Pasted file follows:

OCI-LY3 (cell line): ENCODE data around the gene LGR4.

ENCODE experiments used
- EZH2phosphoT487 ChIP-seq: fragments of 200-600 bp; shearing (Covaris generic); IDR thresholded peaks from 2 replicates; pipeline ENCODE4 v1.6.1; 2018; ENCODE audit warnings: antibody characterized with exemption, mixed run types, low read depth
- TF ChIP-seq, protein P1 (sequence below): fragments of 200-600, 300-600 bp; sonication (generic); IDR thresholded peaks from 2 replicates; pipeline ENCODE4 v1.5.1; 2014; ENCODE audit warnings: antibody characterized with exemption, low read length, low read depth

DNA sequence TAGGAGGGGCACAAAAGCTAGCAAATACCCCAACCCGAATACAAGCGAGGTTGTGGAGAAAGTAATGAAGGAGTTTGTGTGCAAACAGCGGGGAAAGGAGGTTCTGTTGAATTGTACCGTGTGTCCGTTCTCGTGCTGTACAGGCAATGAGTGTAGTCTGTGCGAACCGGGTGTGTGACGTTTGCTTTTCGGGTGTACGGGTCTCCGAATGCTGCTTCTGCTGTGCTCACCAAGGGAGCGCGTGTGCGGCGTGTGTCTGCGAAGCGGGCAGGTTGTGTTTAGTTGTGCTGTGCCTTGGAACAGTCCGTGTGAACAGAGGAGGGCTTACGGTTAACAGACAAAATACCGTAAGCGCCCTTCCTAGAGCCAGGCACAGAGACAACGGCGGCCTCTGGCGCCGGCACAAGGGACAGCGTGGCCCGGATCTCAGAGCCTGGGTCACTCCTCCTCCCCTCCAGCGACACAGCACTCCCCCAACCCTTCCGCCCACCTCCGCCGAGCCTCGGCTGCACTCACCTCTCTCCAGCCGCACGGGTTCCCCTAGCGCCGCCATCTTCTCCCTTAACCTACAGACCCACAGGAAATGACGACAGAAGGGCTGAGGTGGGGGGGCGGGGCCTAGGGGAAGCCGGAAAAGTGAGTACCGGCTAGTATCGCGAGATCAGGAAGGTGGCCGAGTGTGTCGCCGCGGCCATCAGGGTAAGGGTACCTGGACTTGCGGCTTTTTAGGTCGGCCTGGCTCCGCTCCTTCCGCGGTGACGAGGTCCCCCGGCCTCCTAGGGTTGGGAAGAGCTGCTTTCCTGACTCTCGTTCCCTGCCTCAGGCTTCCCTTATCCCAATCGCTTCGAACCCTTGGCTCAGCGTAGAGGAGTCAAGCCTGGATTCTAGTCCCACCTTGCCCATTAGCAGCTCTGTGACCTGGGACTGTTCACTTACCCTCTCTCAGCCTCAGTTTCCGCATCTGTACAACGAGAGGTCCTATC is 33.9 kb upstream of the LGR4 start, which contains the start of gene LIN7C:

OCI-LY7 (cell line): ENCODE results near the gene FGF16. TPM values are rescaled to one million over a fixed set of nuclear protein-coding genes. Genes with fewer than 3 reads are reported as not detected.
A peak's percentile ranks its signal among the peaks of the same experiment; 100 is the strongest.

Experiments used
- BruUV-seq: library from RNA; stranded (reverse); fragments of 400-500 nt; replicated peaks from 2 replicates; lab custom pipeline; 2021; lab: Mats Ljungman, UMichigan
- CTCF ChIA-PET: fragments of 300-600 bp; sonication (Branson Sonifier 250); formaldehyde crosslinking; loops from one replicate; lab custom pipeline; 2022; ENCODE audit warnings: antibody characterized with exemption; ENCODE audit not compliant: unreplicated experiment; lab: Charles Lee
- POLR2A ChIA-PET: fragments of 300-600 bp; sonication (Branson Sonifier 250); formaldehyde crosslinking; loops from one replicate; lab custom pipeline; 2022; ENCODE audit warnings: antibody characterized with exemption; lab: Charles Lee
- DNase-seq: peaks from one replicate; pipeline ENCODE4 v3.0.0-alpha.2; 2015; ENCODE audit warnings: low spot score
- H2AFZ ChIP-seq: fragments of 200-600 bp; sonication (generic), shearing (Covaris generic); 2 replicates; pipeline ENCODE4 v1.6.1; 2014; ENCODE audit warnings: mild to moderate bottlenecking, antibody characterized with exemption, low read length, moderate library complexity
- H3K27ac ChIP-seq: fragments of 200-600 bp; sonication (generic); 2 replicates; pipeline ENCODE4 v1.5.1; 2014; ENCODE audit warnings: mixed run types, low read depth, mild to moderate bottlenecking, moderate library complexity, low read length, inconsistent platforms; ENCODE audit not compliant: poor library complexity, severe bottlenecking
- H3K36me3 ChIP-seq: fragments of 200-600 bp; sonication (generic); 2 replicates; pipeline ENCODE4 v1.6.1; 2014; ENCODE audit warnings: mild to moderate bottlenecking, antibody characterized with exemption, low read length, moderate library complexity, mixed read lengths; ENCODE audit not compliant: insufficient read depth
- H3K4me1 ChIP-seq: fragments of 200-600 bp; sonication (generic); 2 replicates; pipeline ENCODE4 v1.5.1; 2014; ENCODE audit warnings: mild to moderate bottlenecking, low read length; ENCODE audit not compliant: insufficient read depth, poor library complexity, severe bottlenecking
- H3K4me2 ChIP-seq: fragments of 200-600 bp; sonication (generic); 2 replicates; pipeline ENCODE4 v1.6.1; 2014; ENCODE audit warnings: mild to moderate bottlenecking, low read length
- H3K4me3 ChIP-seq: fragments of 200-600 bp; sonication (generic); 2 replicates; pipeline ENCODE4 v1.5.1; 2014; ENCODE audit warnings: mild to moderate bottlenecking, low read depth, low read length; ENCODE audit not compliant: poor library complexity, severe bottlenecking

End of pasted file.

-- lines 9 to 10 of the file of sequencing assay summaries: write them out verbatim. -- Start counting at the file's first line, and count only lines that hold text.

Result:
- BruUV-seq: library from RNA; stranded (reverse); fragments of 400-500 nt; replicated peaks from 2 replicates; lab custom pipeline; 2021; lab: Mats Ljungman, UMichigan
- CTCF ChIA-PET: fragments of 300-600 bp; sonication (Branson Sonifier 250); formaldehyde crosslinking; loops from one replicate; lab custom pipeline; 2022; ENCODE audit warnings: antibody characterized with exemption; ENCODE audit not compliant: unreplicated experiment; lab: Charles Lee